Remote Learning: 6 Best Ways to Engage Your Students [from Teachers!]All Posts
Keeping students on task and excited about learning can take all your best classroom management strategies — even when you’re delivering instruction face-to-face.
With many schools closing their doors indefinitely, teachers across the country have had to adapt at lightspeed and implement remote learning strategies.
While remote learning isn’t a perfect substitute for in-class instruction, there are lots of ways to keep students engaged while they’re learning from home.
If you’re not sure where to start, we’ve put together a list of six best practices for online instruction to help you:
- Focus on engaging students
- Communicate with families
- Make the most of this new situation.
Remote learning strategies for student engagement
We asked Prodigy teachers for their favourite remote learning strategies for student engagement, and here’s what they shared!
1. Embrace Edtech
There are so many websites and programs and math apps that help students learn, no matter where they are. You’re probably already using some in your classroom!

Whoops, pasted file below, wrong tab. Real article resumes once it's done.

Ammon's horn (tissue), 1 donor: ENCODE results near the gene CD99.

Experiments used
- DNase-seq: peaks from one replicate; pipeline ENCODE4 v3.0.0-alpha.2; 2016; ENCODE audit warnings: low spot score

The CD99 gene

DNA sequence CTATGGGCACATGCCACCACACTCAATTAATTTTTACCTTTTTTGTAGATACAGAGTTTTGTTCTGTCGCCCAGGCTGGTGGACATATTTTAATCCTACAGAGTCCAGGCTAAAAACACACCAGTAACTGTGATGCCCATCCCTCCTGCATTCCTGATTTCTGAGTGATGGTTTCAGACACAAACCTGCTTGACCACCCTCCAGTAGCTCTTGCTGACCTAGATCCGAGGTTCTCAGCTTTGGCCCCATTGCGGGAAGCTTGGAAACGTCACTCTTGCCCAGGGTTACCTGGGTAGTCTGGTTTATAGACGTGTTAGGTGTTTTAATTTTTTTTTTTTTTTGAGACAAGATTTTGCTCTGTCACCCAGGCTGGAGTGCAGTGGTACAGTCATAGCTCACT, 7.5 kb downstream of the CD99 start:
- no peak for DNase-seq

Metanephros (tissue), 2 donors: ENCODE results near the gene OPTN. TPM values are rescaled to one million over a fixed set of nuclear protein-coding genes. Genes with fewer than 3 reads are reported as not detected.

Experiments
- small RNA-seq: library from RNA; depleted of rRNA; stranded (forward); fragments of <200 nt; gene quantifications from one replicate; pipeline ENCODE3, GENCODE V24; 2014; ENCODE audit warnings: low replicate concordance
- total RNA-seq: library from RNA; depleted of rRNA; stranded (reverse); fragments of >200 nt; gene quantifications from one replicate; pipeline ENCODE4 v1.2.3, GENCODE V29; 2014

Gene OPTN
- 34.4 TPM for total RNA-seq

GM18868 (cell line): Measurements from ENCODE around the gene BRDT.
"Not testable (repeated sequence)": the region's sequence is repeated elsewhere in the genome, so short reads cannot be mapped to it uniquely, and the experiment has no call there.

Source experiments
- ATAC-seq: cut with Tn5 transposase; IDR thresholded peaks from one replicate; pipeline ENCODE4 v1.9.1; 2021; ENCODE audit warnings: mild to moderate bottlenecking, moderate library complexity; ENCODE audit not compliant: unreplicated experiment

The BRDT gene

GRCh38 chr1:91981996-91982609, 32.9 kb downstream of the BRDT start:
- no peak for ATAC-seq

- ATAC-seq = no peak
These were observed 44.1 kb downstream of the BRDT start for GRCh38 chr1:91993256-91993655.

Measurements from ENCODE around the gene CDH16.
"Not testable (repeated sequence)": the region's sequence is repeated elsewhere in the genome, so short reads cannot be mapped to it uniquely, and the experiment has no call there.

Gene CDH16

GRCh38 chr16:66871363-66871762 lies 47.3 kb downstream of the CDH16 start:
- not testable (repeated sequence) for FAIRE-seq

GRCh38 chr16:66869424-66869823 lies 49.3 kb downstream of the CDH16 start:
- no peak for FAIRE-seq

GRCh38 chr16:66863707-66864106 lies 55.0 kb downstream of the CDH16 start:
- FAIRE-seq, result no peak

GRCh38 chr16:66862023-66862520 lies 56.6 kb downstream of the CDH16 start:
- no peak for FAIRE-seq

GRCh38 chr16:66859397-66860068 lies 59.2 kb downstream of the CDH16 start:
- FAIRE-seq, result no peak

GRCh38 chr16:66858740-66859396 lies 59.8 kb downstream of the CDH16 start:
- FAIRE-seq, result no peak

Suggest a handful of apps, but limit it to the essentials or to your students’ favorites. Don’t throw too many suggestions at parents, or they might get overwhelmed.
Prodigy is a game-based math platform that keeps students engaged and excited to develop key math skills. Students explore an amazing world filled with adventure, where success depends on correctly answering standards-aligned, adaptive math questions.
As a teacher, you’ll be able to:
- Send home parent letters with login information
- Create Assignments to differentiate content for individual students or groups
- Check real-time data to find out where students are excelling and where they need more practice
"Prodigy is making it easy and fun to keep learning! I'm assigning standards and state test prep to keep my students on task. I use the Reports to see who is logging on and how they are doing on the standards I assigned."
Kristin Gebhardt, Teacher